I like a look of Agony,
Because I know it's true --
Men do not sham Convulsion,
Nor simulate, a Throe --
The eyes glaze once -- and that is Death --
Impossible to feign
The Beads upon the Forehead
By homely Anguish strung.
F339 (1862) 241
It’s easy to read this poem and feel sort of aghast. Really, Emily? You like the agony because there is more truth in it than in the insincere smiles of the neighbors passing by on the street? And isn’t it a bit, um, harsh or at least dismissive to call the sweat of death agony “Beads upon the Forehead” that are strung by “homely Anguish”?
The dying convulsions and throes as the body gives up the battle (we’re not talking about a quiet passing in one’s sleep here) are a badge of authenticity. And then the capper—one cannot “feign” the glaze of death. Maybe you could fake a lot of other stuff, but not that.
|Painter Joanna Boyce just after death, by|
Yet I think back on some of Dickinson’s earlier poems about death. Yes, I got impatient with her always wanting to be there when people died so she could help their transition from one energy phase to the next, but it was evident that she truly felt that the journey after death was the greatest, grandest, most important journey ever.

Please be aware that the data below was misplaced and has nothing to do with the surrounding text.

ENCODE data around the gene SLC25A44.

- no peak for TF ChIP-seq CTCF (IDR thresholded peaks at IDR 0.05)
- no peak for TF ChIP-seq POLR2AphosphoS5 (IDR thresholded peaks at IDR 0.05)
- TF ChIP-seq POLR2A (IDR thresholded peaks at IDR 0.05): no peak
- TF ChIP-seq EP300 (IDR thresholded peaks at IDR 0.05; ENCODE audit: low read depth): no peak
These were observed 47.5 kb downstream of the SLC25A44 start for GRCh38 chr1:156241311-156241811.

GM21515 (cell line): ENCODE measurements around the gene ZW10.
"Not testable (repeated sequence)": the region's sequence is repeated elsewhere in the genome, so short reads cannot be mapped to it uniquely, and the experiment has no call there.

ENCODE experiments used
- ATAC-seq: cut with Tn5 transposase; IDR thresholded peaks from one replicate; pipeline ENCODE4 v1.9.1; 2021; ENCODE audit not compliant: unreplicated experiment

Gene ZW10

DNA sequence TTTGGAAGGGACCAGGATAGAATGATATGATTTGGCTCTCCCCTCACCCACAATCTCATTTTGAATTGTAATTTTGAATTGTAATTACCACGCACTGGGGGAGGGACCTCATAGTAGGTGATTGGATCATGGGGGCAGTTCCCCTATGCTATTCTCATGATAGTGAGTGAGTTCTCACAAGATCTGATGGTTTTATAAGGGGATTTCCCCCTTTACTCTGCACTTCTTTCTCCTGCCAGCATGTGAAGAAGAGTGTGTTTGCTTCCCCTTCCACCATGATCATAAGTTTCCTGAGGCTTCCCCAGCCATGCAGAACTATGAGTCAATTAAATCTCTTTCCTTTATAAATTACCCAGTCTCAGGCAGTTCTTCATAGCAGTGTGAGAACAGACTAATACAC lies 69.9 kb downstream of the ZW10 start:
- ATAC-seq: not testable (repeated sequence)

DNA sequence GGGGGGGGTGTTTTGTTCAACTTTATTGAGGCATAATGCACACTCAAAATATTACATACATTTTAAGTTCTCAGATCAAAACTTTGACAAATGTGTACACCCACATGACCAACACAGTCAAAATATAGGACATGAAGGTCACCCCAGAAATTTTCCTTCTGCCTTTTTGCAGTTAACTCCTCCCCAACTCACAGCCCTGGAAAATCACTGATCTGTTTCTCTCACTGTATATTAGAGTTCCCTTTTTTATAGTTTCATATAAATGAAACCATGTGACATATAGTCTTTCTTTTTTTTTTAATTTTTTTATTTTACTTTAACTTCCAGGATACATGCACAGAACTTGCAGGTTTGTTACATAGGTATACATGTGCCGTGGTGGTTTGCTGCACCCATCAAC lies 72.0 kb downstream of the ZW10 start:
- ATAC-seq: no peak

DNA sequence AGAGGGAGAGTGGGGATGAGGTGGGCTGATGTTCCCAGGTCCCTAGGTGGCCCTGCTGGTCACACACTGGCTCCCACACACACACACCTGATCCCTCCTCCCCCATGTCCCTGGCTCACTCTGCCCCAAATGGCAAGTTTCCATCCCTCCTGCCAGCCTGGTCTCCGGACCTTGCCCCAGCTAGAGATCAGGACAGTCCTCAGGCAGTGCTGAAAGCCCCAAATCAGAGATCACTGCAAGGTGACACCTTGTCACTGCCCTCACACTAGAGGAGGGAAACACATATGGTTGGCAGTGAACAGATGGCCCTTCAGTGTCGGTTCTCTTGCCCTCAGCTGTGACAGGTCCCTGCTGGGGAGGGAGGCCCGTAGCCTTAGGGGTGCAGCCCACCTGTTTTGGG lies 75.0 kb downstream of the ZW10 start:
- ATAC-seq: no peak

In “A throe upon the features,” Dickinson says that after the throe there is “An ecstasy of parting.” It is as if a butterfly has fought its way out of a cocoon. It is exhausting and perhaps painful, but then the beautiful thing is free and airborn. Likewise, we all suffered in birth. The path from womb to tomb isn’t an easy one, yet it is essential.
And so in this poem I think that Dickinson is making the point that great pain at death can bare the soul to an honesty not easily attained in the day-to-day world. It is this level of honesty that is most needed in the rebirth from mortal to immortal life. Additionally, I think that Dickinson is saying that this honesty and mortal death is somehow uplifting and beneficial to the observer. Yes, Virginia, there is a bitter truth—perhaps a triumphant truth, but certainly the plain and unavoidable reality of death. The deaths that come complete with convulsions and agony simply make the point more clearly.
Still doubtful? Think about Mel Gibson’s famous and acclaimed movie about the death of Jesus, The Passion of Christ. The movie was also accused of being a sadistic wallowing in the agonies of death. Perhaps Gibson was channeling a bit of Dickinson. I imagine that Dickinson had an image of crucifixion in her mind, too, as she wrote this poem.